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Free audits are a common method people lean on in an attempt to attract leads and eventually land clients.
When I say “audit,” it means that you do a review or inspection of the client’s work. If you’re a writer, you audit the blog. Web designers will audit the website. If you’re a social media manager, you’ll audit their social media platforms.
You’re looking for things they’re doing right and wrong and areas for improvement.
Once the audit is complete, you typically present your findings in some kind of report.
I Used to Be All About Free Audits
When I was first building my agency, I would spend about an hour doing a single audit. In painstaking detail, I’d go through each of their platforms and report my findings in a fully branded slideshow presentation. Here are a few slides from one, just to give you some context.
I’d send my beautifully crafted audit to the lead and basically cross my fingers and hope for the best.
At one point, I was using screenshots I’d collect from my leads’ social media and online review platforms. I’d then handwrite notes, comments, and suggestions. Here’s what one looked like in the making for a local bouncy house business. (P.S. I hand-delivered this and dear God, was the place awesome. Can grown adults use bouncy houses?)
As an example, next to the screenshot showing that their IG page was private, I probably wrote a suggestion that they make it public. For those negative Yelp reviews, I suggested they respond to them with something kind and professional.
Lots of research. Tons of work. Too much time doing things manually and then in some cases, taking my findings to the business owner in person.
Here’s the grand total number of clients I closed using this method. Are you ready for it?
Free Audits Are a Waste of Time
I know there are people out there who swear by free audits. In fact, some people do free video audits. I think this is absolutely remarkable and if I didn’t look like a total potato on camera, I might have considered this approach myself at one point.
The point is that some of us prefer different methods of client acquisition. To those who love free audits, I say you do you!
Here’s why I believe you shouldn’t waste your time doing free audits.
It’s Too Aggressive for First Contact
Imagine that a complete stranger whom you’ve never spoken to before reaches out to you to tell you everything you’re doing wrong.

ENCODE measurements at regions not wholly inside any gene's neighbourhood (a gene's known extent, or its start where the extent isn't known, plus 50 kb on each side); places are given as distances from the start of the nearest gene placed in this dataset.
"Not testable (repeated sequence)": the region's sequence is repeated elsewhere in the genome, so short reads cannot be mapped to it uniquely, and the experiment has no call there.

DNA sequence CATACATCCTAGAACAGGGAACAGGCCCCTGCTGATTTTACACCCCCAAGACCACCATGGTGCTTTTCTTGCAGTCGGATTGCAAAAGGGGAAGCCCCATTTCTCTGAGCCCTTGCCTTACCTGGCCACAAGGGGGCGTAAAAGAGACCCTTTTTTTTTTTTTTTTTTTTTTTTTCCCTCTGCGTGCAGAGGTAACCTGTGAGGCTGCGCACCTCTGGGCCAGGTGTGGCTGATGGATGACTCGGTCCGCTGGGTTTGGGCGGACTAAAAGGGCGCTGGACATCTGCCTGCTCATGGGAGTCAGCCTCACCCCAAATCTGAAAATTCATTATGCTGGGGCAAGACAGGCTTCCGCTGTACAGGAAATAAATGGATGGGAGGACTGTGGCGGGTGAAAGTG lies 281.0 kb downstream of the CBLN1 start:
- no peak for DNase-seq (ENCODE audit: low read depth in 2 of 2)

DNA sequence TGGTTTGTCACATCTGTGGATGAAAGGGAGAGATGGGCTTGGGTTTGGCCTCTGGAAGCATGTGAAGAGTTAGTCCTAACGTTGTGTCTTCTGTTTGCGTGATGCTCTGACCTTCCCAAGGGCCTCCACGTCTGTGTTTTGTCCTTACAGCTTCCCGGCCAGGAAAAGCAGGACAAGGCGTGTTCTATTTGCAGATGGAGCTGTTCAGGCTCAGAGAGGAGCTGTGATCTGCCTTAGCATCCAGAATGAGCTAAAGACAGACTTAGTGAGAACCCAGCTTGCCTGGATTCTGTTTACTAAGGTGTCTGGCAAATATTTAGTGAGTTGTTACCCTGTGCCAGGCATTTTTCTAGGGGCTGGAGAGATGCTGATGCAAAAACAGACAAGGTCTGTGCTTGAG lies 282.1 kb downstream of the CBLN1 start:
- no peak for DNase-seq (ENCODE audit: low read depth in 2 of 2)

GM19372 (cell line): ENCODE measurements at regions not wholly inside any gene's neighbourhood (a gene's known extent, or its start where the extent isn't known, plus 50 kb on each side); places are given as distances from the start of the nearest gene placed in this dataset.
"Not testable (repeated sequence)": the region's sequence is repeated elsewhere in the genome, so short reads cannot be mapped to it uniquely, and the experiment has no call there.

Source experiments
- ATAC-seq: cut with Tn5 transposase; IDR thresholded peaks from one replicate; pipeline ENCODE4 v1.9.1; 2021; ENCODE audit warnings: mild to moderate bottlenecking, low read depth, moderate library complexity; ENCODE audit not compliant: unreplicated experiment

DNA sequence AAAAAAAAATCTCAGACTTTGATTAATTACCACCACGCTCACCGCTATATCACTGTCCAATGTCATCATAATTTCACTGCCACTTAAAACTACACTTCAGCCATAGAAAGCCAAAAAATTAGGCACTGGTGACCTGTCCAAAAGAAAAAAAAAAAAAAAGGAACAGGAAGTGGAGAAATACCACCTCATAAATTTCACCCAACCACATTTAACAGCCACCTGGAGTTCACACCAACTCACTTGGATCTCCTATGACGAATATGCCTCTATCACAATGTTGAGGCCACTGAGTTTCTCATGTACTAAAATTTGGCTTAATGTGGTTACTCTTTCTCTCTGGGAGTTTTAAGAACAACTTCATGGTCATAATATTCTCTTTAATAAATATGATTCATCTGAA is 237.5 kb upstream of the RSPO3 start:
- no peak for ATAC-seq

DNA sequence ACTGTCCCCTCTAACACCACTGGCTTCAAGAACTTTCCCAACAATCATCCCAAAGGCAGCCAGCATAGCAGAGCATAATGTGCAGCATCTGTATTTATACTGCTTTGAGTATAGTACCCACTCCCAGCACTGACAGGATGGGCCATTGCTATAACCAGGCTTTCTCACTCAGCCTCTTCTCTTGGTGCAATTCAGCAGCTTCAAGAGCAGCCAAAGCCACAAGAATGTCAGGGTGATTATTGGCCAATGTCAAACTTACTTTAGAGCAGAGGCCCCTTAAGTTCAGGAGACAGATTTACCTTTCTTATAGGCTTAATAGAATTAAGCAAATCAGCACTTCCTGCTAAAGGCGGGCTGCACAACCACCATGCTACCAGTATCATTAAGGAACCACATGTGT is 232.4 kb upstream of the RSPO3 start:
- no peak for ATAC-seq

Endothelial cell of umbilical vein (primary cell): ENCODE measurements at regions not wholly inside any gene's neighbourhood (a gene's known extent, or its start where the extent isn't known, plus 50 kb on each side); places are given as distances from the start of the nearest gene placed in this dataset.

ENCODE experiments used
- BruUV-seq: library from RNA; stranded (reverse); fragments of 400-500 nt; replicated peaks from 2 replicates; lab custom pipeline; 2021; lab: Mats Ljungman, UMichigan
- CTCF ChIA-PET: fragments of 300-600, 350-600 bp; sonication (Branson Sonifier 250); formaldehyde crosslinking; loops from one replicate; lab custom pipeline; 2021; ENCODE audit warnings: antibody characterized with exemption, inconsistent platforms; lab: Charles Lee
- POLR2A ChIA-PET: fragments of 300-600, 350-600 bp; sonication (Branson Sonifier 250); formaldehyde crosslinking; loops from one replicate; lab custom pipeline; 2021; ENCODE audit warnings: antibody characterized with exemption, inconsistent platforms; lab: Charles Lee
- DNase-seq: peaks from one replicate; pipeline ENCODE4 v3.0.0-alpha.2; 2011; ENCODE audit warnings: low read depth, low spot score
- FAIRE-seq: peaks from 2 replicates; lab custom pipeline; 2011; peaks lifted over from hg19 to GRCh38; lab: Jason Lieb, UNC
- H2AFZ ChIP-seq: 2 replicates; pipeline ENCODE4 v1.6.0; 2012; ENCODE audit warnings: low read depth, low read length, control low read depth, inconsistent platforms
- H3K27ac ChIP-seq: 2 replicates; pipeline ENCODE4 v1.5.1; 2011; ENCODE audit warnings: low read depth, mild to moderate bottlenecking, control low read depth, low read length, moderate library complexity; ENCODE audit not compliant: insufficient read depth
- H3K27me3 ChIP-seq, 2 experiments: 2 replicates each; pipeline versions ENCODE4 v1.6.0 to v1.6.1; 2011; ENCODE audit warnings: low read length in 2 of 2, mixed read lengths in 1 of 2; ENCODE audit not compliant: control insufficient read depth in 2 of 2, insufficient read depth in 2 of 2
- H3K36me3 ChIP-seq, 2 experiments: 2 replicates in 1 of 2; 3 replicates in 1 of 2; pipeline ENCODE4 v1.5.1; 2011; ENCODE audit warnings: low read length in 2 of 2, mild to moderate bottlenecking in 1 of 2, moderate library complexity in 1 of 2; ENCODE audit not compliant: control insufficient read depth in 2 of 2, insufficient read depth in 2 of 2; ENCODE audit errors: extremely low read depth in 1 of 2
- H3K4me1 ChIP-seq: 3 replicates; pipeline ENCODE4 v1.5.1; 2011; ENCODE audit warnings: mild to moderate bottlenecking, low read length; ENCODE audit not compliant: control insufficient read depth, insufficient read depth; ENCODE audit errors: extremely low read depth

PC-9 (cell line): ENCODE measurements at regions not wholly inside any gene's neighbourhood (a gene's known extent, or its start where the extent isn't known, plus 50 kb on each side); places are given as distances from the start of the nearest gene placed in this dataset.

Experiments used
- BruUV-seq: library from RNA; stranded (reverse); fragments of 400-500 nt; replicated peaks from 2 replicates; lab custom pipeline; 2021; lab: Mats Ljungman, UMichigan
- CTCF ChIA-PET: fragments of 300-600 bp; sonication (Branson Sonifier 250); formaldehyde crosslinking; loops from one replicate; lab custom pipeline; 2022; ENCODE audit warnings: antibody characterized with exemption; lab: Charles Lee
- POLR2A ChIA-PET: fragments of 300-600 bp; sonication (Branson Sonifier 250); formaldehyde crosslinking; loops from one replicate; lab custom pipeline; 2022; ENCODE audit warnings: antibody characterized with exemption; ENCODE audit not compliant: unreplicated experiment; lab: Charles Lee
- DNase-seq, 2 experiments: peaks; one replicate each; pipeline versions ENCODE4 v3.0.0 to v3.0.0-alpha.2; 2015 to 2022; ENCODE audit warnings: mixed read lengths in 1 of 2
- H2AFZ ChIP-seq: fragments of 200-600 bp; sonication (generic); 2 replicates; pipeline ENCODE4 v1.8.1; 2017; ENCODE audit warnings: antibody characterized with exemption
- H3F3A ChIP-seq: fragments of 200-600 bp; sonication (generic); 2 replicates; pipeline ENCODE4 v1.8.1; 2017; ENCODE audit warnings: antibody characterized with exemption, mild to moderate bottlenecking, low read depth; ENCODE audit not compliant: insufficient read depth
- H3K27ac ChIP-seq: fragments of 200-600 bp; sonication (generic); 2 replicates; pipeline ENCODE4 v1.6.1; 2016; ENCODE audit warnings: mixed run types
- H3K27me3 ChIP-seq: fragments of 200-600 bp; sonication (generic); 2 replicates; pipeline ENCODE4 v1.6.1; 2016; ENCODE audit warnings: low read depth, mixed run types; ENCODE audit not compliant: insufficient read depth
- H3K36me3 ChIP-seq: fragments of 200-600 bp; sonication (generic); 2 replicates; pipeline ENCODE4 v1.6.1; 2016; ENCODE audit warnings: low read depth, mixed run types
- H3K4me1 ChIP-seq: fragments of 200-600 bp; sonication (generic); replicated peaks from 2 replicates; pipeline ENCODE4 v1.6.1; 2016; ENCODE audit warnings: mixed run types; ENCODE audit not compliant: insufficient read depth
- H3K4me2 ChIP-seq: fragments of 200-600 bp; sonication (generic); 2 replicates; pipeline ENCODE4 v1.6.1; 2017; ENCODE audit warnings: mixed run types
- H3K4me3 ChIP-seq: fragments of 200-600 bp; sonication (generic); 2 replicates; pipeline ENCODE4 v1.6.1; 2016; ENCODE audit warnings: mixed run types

That’s essentially what you’re doing when you send a cold email with a free audit.
It doesn’t matter how friendly you are. The purpose of an audit is to find things that are being done incorrectly. Is that the best way to reach out to a lead for the first time? Personally, I say no.
Now, if you want to offer a free audit after you’ve already communicated with a lead, that’s a different story.
Here’s an example — one that really burns me up. I get a lot of (very spammy) emails from people politely telling me that my Instagram page sucks and they could help me get more followers. I also receive a lot of emails informing me that my site is performing poorly and will probably implode and my whole business will collapse.
Or something along those lines.
These emails never work. I never respond. I simply hit my favorite button: Spam.
You Don’t Want a Client Who’s Only Looking for Freebies
People in favor of free audits argue that it’s an incentive — a way to hook people so that they’ll want to talk to you more and you can eventually close them.
But here’s the problem with that logic.
No. He’s going to be the kind of client who wants your services for as cheap as possible and will argue with you every time you send an invoice.
You Set the Bar Too Low
When you send free audits, you’re telling that lead right away that you’re willing to provide your knowledge and expertise for free.
People LOVE getting free stuff. But when the conversation progresses and you tell them your rates start at $1,000 a month (or whatever), they’re suddenly shocked, insulted, and you’ll never hear from them again because it’s way out of their budget.
But they were happy to accept the free audit.
An Alternative to Free Audits
“Well, I want to offer them something,” you say. And you can! I’m not telling you to be selfish or stingy with your time.
Again, if you’ve already communicated with someone and know that they’re at least interested and open to your rates, then it’s usually okay to do a free audit.
Other than that, I suggest that in your cold email, you simply offer some helpful feedback on the work they’ve done thus far. For instance, when I’m sending a cold email to someone I want to blog for, I might say something like:
- I noticed there are no images on the blog.
- I see that the content is missing internal and external links.
- I’d love to talk about how we can improve the SEO of your pages by using relevant keywords.
It’s not a full-blown audit, but it’s a good compromise. You might not be giving them the whole cookie, but you’re giving them a little crumb, and that crumb is going to be delicious and they’ll come back for another bite.
You know what I mean.
I think it’s awesome to provide free value. I provide free value all the time. This blog? My YouTube page? It’s all free.
But you still need boundaries and a sound strategy. If passing out free audits worked like magic, it wouldn’t matter how much time you spent on them. But in my experience, the juice isn’t worth the squeeze.